Please use this identifier to cite or link to this item: https://repository.isls.org/handle/1/1227
Title: Adventures in Argument: Training in Argumentation Influences Student Resource Use in Collaborative Meaning Making
Authors: Gressick, Julia
Derry, Sharon J.
Issue Date: Jun-2014
Publisher: Boulder, CO: International Society of the Learning Sciences
Citation: Gressick, J. & Derry, S. J. (2014). Adventures in Argument: Training in Argumentation Influences Student Resource Use in Collaborative Meaning Making. In Joseph L. Polman, Eleni A. Kyza, D. Kevin O'Neill, Iris Tabak, William R. Penuel, A. Susan Jurow, Kevin O'Connor, Tiffany Lee, and Laura D'Amico (Eds.). Learning and Becoming in Practice: The International Conference of the Learning Sciences (ICLS) 2014. Volume 1. Colorado, CO: International Society of the Learning Sciences, pp. 370-377.
Abstract: Argumentation is the primary pedagogical strategy employed in the online undergraduate course Human Abilities and Learning Online (HAL Online). We conducted a controlled in vivo experiment in this course to examine the effects, on collaborative meaning making, of providing direct training in argumentation early in the course. The performance of a group receiving the treatment, Trained Argumentation with Modest Scaffolding (TAMS), was compared with an ecological control group that did not receive argument training: Emergent Argumentation with Modest Scaffolding (EAMS). We hypothesized that argument training would influence how students attended to, used, and shared instructional resources as evidence to support explanations in collaborative meaning making. Results indicated that TAMS exerted strong influence on how deeply and thoroughly students processed, were accountable to, and integrated instructional resources.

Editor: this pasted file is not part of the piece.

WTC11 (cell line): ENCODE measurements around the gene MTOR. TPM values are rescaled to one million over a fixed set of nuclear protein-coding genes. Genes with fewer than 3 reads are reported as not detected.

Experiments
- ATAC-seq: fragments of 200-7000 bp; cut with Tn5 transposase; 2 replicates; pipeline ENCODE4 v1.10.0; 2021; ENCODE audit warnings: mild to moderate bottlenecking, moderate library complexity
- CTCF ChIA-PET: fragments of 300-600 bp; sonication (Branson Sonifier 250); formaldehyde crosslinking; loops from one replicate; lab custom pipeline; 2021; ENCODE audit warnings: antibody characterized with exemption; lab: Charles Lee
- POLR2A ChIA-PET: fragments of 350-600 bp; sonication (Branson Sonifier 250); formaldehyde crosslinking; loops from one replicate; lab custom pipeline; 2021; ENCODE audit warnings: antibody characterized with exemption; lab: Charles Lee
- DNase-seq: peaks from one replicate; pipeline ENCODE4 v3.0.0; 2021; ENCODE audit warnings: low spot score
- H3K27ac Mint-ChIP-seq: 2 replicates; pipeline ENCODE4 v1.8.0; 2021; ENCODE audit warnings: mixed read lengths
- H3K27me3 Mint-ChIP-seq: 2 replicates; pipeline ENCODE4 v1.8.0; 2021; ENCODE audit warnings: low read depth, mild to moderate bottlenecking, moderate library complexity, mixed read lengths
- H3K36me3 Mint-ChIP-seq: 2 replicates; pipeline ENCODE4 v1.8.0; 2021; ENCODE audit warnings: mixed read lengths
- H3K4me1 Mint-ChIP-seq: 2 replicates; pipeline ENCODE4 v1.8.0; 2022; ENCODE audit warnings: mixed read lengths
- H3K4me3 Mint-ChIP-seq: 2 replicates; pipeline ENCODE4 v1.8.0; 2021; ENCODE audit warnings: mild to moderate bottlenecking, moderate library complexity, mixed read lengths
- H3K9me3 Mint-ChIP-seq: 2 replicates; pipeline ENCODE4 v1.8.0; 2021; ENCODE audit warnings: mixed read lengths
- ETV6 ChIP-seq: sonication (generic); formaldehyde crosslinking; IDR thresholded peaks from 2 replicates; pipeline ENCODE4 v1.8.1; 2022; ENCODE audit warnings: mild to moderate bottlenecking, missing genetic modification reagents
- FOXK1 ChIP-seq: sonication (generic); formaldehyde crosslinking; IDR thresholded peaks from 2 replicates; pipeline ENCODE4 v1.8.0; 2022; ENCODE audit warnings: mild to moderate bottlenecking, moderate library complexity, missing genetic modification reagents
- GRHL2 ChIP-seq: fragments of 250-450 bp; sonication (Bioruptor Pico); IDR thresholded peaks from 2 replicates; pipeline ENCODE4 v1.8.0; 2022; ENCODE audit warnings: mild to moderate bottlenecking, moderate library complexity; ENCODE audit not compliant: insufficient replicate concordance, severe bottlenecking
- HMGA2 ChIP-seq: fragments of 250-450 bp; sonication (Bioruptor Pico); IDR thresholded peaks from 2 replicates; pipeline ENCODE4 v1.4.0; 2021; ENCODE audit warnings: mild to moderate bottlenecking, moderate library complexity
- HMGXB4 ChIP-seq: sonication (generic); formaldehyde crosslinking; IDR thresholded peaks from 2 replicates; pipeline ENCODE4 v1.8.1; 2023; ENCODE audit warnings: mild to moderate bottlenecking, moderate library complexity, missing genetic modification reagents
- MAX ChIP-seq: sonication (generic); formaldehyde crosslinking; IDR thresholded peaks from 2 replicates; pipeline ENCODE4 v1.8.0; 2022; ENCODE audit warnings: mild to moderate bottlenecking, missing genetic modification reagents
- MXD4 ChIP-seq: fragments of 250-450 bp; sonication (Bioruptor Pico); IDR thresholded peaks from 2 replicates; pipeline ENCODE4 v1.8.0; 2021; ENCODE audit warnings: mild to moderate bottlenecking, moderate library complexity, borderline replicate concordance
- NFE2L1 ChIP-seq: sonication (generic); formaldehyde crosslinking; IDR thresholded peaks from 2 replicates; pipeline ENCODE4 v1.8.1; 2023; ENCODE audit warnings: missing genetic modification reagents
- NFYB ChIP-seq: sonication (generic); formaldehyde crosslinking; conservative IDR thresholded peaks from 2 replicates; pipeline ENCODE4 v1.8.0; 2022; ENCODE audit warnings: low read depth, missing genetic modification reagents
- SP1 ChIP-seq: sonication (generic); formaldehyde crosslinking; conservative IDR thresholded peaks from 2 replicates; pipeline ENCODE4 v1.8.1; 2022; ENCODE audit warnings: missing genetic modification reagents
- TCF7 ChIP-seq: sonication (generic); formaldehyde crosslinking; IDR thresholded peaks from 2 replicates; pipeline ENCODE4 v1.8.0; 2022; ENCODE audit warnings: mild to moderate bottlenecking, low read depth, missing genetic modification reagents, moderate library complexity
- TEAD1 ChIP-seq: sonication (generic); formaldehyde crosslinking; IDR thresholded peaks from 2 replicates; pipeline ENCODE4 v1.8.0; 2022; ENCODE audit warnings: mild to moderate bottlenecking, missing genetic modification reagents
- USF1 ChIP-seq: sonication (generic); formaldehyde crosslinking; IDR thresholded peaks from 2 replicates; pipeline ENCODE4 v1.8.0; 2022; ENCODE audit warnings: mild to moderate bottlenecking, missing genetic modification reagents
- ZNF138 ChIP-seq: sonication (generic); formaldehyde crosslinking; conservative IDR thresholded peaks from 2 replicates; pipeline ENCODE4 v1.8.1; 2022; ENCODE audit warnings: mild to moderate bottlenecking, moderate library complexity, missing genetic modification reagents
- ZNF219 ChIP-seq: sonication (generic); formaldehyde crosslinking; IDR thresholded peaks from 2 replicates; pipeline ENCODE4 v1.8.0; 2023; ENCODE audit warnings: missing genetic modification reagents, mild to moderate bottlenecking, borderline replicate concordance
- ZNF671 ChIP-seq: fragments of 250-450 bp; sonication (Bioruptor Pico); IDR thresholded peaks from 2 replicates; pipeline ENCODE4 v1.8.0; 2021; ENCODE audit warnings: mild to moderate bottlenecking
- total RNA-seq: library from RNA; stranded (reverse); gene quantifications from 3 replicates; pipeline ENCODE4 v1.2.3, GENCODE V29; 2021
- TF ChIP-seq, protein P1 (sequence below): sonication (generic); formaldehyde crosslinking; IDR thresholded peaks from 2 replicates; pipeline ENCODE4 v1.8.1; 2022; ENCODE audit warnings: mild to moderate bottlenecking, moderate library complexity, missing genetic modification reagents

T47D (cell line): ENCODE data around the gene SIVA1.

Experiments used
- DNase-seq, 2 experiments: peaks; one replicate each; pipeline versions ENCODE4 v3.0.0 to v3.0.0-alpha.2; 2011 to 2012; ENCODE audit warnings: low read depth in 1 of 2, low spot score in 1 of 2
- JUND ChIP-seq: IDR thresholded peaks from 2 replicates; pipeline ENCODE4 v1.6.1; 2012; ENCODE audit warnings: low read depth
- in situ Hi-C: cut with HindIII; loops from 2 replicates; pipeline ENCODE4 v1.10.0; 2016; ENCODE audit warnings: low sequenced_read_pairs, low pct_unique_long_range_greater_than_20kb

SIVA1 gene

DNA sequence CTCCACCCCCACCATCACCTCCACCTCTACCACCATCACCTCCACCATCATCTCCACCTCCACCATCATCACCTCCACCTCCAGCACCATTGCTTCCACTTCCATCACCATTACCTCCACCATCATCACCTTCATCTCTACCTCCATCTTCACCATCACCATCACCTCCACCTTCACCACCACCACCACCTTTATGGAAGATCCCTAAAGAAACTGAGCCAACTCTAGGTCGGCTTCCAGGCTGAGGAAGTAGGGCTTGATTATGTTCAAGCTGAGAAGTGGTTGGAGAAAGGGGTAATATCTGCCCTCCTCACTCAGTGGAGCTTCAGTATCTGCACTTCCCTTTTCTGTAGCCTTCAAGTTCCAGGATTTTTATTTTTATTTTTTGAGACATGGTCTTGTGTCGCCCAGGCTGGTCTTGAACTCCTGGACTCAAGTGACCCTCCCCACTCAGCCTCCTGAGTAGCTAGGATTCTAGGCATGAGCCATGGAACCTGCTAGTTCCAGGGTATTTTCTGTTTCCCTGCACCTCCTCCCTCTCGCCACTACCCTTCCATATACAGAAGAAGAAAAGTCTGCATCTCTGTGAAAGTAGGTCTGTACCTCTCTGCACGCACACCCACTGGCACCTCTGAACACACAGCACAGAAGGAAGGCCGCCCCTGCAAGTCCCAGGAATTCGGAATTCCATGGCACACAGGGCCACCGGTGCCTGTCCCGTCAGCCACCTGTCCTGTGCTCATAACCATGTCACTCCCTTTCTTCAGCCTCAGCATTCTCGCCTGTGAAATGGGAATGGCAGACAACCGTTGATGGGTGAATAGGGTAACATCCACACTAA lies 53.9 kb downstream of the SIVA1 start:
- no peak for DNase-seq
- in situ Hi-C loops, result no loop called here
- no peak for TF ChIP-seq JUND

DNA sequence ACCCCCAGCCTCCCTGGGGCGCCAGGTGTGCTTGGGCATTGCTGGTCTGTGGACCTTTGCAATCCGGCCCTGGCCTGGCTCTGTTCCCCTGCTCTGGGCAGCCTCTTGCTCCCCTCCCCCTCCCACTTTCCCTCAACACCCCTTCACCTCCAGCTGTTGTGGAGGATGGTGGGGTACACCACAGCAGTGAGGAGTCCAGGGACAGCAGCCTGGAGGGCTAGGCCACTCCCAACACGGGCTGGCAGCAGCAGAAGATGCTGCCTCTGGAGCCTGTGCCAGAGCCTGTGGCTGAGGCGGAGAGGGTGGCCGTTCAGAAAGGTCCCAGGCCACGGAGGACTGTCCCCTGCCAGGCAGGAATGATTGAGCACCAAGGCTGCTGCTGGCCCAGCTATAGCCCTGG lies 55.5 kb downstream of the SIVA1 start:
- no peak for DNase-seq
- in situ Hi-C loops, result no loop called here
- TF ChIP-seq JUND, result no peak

URI: https://doi.dx.org/10.22318/icls2014.370
https://repository.isls.org/handle/1/1227
Appears in Collections:ICLS 2014

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